Fig. 3 - Florence Zimmerman (Cate Blanchett) rediscovers her magic touch.

Despite shifting the Gothic focus of its source material to the margins (though in doing so, Roth avoids any reproduction of a Tim Burton-esque aesthetic style), what makes The House with a Clock in Its Walls so enjoyable is how it treats fantasy as real. In a short exchange between Lewis and Florence, the latter mentions the origins of the Brothers Grimm’s ‘histories’, which is soon corrected by the boy (“you mean, fairytales?”). Florence gives a playful look - a knowing gesture to the reality of fantasy, and the truthfulness of its genealogy within the world of the film. For the characters in The House with a Clock in Its Walls, fantasy exists and must be understood as such in order for the narrative jeopardy to be staked, explained and then thwarted. Fantasy is just something that happens. There is also a charged political/historical subtext that nicely supports the fantasy onscreen, not uncommon for a genre that is often interpreted symptomatically and/or allegorically as a barometer of real-world events. Charles Forceville is not alone in arguing that fantasy films “need little excuse” to “invite metaphorical construal” in terms of interpretative hermeneutics (interestingly adding that “the same holds for animation films” due to its fundamentally rhetorical nature) (2016: 26). In The House with a Clock in Its Walls, we are told that Florence is an émigrée from Paris who fled to the U.S. after the war (her numerical tattoo can be glimpsed in one scene with Lewis), while Isaac’s disheveled appearance upon his first return while serving in the army (told in flashback by Jonathan) is passed off as simply due to the horrors of war. These nuances give the film’s narrative of loss and renewal - if not its emergent fantastic beasts - a real emotional edge, and might even have been pushed further. As The Hollywood Reporter’s Harry Windsor puts it, Roth’s film “is most of all a child’s-eye view of a fractured family and its eventual reconstitution, in which a Holocaust survivor thwarts a plan to exterminate not just a race, but humanity itself” (2018). Windsor also makes reference to the film’s evocation of Back to the Future in addition to its 1990s nostalgia, pointing out that “the film is as much about tipping the hat to Amblin classics like Back to the Future (as well as the work of Spielberg himself) as it is a pro forma paean to embracing one’s weirdness” (2018). From the black, blue and red Amblin logo that opens the film to a setting that reprises the Universal Studios backlot exteriors of California’s Hill Valley in Back to the Future, The House with a Clock in Its Walls certainly feels like a deliberate nod to the fantasy films of Roth’s own childhood. Unlike Zemeckis’ film, however, Roth does not fully mine the potential of this mid-fifties Americana setting, and it seems largely an empty backdrop sourced solely for some interestingly eccentric aesthetic choices, including the ‘greaser’ treatment of juvenile delinquency and gratuitous references to Ovaltine drinking powder. The spell that The House with a Clock in Its Walls casts is perhaps not as powerful as it could have been in this respect, but its magic touches provide another cinematic example of where animation, fantasy and horror overlap - as theorised by Catherine Lester in a previous blog post for the Fantasy/Animation site - whilst offering up some imaginative outlets for its sustained discourse of big-screen sorcery. Yet what Roth’s film also achieves is the comforting revival of children’s fantasy and horror cinema of 20+ years ago, rather than a more obvious proximity to another recent Black vehicle rooted in the supernatural excitement of childhood, Goosebumps (Rob Letterman, 2015) (which has just received a sequel, without Black, titled Goosebumps 2: Haunted Halloween [Ari Sandel, 2018]). As such, The House with a Clock in Its Walls is enjoyable enough to be considered a seasonal treat full of tricks, and far from a waste of time.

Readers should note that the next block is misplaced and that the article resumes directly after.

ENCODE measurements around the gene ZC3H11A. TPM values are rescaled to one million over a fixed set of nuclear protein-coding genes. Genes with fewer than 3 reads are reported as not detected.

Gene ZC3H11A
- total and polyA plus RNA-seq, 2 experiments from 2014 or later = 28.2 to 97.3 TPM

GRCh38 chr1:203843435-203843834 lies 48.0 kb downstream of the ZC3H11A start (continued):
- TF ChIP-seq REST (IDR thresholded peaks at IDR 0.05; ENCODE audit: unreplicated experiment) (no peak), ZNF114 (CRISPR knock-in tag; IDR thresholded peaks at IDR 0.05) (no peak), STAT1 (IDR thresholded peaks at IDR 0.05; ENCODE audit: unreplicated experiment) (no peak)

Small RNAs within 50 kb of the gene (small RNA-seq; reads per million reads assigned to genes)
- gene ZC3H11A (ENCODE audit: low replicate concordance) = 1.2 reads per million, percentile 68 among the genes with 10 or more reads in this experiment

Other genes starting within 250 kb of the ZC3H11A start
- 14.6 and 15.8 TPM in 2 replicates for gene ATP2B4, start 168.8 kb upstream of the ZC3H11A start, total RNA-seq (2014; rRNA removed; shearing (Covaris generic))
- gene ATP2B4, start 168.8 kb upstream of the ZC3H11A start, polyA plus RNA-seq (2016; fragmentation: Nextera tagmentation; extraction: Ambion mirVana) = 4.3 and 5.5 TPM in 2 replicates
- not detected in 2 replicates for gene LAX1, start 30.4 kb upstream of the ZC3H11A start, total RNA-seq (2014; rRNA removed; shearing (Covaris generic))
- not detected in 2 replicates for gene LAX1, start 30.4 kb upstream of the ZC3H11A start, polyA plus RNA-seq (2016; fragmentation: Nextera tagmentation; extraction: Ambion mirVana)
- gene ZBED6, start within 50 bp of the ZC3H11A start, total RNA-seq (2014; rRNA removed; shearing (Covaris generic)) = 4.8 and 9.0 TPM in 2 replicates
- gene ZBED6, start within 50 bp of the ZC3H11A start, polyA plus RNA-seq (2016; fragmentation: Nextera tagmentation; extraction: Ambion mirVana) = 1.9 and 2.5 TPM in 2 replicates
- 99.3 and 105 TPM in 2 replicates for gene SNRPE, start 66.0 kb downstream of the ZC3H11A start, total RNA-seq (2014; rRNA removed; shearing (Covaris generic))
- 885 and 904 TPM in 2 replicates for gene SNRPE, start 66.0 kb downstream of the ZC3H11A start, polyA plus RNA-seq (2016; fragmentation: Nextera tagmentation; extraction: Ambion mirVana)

Forceville, Charles. “Visual and Multimodal Metaphor in Film: Charting the Field,” in Embodied Metaphors in Film, Television, and Video Games: Cognitive Approaches, ed. Kathrin Fahlenbach (New York: Routledge, 2016), 17-32.

Jones, Steve. Torture Porn: Popular Horror after Saw (Basingstoke: Palgrave Macmillan, 2013).

Kerner, Aaron Michael. Torture Porn in the Wake of 9/11: Horror, Exploitation and the Cinema of Sensation (New Brunswick, NJ: Rutgers University Press, 2015).

Windsor, Harry. “‘The House With a Clock in Its Walls’: Film Review,” The Hollywood Reporter (September 18, 2018), available at: